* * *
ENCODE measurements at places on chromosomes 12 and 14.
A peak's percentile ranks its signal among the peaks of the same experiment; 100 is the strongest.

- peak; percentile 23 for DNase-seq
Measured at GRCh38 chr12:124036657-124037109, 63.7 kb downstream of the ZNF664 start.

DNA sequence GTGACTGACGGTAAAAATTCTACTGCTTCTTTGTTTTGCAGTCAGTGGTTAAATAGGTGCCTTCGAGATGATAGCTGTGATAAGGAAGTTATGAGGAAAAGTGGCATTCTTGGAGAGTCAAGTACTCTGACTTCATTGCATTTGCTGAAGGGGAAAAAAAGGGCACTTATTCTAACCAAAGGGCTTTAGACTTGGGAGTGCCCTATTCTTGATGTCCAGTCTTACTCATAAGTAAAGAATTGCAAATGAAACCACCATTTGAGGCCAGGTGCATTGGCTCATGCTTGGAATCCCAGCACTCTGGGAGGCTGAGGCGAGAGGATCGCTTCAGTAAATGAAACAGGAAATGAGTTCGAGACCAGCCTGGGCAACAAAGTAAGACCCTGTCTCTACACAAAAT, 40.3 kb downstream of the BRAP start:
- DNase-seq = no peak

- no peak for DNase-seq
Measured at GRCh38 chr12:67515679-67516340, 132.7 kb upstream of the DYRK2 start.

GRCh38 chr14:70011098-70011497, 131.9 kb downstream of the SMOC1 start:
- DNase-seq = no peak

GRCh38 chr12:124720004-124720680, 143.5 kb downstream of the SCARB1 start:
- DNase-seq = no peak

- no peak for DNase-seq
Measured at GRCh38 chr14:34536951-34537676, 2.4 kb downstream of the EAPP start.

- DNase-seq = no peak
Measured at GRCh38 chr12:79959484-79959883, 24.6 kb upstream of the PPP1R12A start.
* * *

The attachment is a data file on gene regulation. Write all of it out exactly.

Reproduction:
ENCODE measurements at places on chromosomes 12 and 14.
A peak's percentile ranks its signal among the peaks of the same experiment; 100 is the strongest.

- peak; percentile 23 for DNase-seq
Measured at GRCh38 chr12:124036657-124037109, 63.7 kb downstream of the ZNF664 start.

DNA sequence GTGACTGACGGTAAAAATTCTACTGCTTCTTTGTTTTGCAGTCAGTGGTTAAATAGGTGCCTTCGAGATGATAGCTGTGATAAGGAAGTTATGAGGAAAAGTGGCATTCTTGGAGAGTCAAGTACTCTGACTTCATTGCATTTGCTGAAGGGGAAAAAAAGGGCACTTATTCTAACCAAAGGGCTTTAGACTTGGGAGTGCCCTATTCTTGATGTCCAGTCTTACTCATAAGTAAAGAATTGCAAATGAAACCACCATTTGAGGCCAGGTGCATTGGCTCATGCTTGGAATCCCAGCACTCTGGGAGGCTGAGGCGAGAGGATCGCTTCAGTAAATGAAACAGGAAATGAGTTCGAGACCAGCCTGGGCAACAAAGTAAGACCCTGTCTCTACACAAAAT, 40.3 kb downstream of the BRAP start:
- DNase-seq = no peak

- no peak for DNase-seq
Measured at GRCh38 chr12:67515679-67516340, 132.7 kb upstream of the DYRK2 start.

GRCh38 chr14:70011098-70011497, 131.9 kb downstream of the SMOC1 start:
- DNase-seq = no peak

GRCh38 chr12:124720004-124720680, 143.5 kb downstream of the SCARB1 start:
- DNase-seq = no peak

- no peak for DNase-seq
Measured at GRCh38 chr14:34536951-34537676, 2.4 kb downstream of the EAPP start.

- DNase-seq = no peak
Measured at GRCh38 chr12:79959484-79959883, 24.6 kb upstream of the PPP1R12A start.